The Soutpansberg is an east–west trending mountain range that stretches c. 130 km from 10 km west of Thohoyandou in the east to Vivo in the west. Louis Trichardt lies in the centre of the range, below its southern slopes. The mountains rise c. 700 m from the surrounding plains to form the spectacular peaks of Maditshwene (1 606 m a.s.l.) and Letjume (1 747 m a.s.l.) in the west and Entabeni (1 449 m a.s.l.) in the east. To the north, the plains drop into the Lowveld of the Limpopo Valley. The Soutpansberg is made up of an ancient sequence of sedimentary rocks and basaltic lavas that have been strongly faulted and displaced along east–west trending fractures, giving rise to the characteristic series of ridges and troughs that make up most of the range.
The mountains hold the catchments of several important Limpopo Province rivers, including the Sand, Mutamba, Nzhelele, Nwanedzi, Mutale and Luvuvhu. All of these flow north into the province's most important river, the Limpopo. Rainfall is highly variable, ranging up to an average of 1 860 mm p.a. for Entabeni, which is one of the highest annual rainfalls recorded in South Africa. Average annual rainfall decreases both farther west and on the north-facing rain-shadow slopes, where Langjan receives only 400 mm p.a.
Patches of high-altitude Afromontane forest are found in valleys and moist basins, especially on the Soutpansberg's south-facing slopes. Trees can be up to 30–40 m tall and distinct strata of emergent, canopy, shrub and ground layers are present.
The Soutpansberg supports one colony of Cape Vulture Gyps coprotheres. The thick forest vegetation in the valleys and basins holds Crowned Eagle Stephanoaetus coronatus, Forest Buzzard Buteo trizonatus, Knysna Turaco Tauraco corythaix, Chorister Robin-Chat Cossypha dichroa, Narina Trogon Apaloderma narina, Grey Cuckooshrike Coracina caesia, Olive Bush-Shrike Chlorophoneus olivaceus, Black-fronted Bush-Shrike C. nigrifrons, Green Twinspot Mandingoa nitidula and Forest Canary Crithagra scotops. The bushveld on the slopes supports Gorgeous Bush-Shrike Chlorophoneus viridis, White-throated Robin-Chat Cossypha humeralis and Burnt-necked Eremomela Eremomela usticollis.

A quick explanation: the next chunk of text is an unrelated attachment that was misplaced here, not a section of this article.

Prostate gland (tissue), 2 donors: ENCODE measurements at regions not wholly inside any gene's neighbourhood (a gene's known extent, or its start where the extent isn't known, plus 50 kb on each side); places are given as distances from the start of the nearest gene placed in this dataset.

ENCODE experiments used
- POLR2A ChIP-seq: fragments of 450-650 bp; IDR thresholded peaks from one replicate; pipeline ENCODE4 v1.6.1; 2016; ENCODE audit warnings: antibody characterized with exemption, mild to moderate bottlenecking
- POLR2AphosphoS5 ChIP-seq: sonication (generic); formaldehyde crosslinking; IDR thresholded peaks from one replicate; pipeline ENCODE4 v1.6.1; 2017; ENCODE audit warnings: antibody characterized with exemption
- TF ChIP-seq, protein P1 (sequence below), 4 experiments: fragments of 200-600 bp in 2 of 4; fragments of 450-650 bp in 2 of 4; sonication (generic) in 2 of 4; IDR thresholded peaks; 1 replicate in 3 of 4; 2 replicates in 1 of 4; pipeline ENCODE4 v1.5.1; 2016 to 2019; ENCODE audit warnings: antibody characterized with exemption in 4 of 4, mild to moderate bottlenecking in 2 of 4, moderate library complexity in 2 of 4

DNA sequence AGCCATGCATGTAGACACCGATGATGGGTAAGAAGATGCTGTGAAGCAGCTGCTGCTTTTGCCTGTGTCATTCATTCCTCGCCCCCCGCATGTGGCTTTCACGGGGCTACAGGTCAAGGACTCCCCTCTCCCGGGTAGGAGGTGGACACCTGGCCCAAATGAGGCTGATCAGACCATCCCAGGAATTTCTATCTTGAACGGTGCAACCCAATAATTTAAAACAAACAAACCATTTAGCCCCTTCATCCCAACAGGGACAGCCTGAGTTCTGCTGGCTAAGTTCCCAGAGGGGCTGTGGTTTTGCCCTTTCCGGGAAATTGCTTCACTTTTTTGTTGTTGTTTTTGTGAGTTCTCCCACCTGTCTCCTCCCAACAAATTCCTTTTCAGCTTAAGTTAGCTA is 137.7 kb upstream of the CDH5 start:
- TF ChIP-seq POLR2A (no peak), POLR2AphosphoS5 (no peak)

The grasslands at the summit of the Soutpansberg hold protea woodland suitable for Gurney's Sugarbird Promerops gurneyi. In the rivers that flow from the catchment area towards the Lowveld there are small populations of African Finfoot Podica senegalensis and White-backed Night Heron Gorsachius leuconotus. African Broadbill Smithornis capensis breeds in the natural forests.
Cape Vulture (300 individuals and 147 breeding pairs) and Crowned Eagle are the globally threatened species in this IBA. Regionally threatened species are Black Stork Ciconia nigra and Orange Ground Thrush Zoothera gurneyi. Common biome-restricted and restricted-range species are Knysna Turaco, Gurney's Sugarbird, White-starred Robin Pogonocichla stellata, White-throated Robin-Chat, Chorister Robin-Chat, Kurrichane Thrush Turdus libonyanus, Barred Wren-Warbler Calamonastes fasciolatus, Gorgeous Bush-Shrike, White-bellied Sunbird Cinnyris talatala and Swee Waxbill Coccopygia melanotis. Uncommon species in these categories are Grey Cuckooshrike, Yellow-throated Woodland Warbler Phylloscopus ruficapilla, Forest Canary, Orange Ground Thrush, Kalahari Scrub Robin Erythropygia paena and Barratt's Warbler Bradypterus barratti.